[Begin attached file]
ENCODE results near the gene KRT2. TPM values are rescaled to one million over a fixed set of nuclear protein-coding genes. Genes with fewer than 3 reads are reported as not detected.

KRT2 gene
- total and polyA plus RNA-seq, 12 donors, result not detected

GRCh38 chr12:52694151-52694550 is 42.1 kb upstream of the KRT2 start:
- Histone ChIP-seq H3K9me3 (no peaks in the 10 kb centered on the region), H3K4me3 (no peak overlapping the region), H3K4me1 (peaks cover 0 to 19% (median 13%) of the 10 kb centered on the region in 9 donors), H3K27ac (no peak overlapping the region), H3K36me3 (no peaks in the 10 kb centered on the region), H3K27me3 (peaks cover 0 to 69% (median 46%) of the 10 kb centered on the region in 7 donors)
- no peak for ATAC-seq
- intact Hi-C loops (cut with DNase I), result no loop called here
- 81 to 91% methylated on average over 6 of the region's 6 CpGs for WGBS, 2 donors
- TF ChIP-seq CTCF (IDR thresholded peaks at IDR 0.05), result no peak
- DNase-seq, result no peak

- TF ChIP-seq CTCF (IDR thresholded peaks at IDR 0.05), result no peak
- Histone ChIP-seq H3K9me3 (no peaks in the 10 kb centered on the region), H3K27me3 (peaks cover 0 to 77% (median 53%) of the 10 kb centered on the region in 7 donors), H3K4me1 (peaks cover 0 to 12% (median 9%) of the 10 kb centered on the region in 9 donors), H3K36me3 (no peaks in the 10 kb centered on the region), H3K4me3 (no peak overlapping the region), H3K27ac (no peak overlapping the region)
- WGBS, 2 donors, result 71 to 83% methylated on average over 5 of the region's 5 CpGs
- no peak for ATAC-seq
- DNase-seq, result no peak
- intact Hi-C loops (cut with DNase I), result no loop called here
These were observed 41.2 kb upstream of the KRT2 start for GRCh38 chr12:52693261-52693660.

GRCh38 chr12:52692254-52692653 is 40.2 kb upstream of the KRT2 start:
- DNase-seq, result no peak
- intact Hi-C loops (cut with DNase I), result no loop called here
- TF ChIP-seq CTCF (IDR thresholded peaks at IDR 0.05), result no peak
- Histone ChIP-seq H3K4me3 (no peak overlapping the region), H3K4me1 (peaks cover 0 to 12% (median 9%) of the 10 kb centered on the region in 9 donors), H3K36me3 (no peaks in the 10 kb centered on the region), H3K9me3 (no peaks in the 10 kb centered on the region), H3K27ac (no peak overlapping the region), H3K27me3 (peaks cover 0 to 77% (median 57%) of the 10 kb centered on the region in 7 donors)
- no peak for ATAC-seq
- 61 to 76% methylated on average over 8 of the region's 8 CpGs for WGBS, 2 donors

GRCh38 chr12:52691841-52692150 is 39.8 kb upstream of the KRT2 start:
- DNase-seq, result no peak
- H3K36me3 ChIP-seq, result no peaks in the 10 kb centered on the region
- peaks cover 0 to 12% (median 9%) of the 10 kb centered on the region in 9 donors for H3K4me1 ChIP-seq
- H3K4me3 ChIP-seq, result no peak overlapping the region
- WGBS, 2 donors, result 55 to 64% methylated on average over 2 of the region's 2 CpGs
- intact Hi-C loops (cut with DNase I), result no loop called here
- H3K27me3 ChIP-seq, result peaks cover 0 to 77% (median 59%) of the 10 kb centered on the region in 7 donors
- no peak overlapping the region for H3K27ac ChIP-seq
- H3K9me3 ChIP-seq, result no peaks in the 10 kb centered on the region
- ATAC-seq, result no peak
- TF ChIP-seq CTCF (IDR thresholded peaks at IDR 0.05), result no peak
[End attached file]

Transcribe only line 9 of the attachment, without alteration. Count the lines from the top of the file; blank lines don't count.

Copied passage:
- TF ChIP-seq CTCF (IDR thresholded peaks at IDR 0.05), result no peak